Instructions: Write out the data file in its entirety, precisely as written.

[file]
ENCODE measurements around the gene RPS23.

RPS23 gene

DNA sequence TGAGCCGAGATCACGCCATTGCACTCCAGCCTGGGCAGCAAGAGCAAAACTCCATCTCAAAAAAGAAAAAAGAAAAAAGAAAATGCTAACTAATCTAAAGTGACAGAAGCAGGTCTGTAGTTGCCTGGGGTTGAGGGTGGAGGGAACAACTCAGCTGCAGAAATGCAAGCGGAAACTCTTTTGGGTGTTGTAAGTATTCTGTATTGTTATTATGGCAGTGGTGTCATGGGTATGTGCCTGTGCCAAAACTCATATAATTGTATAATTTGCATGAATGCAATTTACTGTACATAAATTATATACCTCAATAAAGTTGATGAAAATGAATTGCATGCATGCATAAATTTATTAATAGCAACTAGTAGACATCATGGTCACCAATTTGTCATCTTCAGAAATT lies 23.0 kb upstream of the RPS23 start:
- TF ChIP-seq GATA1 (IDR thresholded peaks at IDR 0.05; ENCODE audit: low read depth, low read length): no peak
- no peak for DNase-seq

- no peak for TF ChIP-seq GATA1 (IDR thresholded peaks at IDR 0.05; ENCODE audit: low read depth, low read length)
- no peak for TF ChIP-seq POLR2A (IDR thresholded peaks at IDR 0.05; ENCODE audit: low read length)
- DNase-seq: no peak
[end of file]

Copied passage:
ENCODE measurements around the gene RPS23.

RPS23 gene

DNA sequence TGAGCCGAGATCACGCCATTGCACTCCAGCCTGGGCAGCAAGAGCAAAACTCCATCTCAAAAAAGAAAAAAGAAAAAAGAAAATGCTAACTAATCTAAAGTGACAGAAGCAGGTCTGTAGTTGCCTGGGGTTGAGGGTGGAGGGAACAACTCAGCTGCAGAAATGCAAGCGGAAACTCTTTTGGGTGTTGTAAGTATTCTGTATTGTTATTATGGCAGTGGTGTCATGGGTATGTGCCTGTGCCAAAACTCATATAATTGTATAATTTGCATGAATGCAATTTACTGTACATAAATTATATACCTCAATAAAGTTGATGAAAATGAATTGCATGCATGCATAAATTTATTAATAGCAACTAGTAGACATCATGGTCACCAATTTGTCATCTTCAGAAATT lies 23.0 kb upstream of the RPS23 start:
- TF ChIP-seq GATA1 (IDR thresholded peaks at IDR 0.05; ENCODE audit: low read depth, low read length): no peak
- no peak for DNase-seq

- no peak for TF ChIP-seq GATA1 (IDR thresholded peaks at IDR 0.05; ENCODE audit: low read depth, low read length)
- no peak for TF ChIP-seq POLR2A (IDR thresholded peaks at IDR 0.05; ENCODE audit: low read length)
- DNase-seq: no peak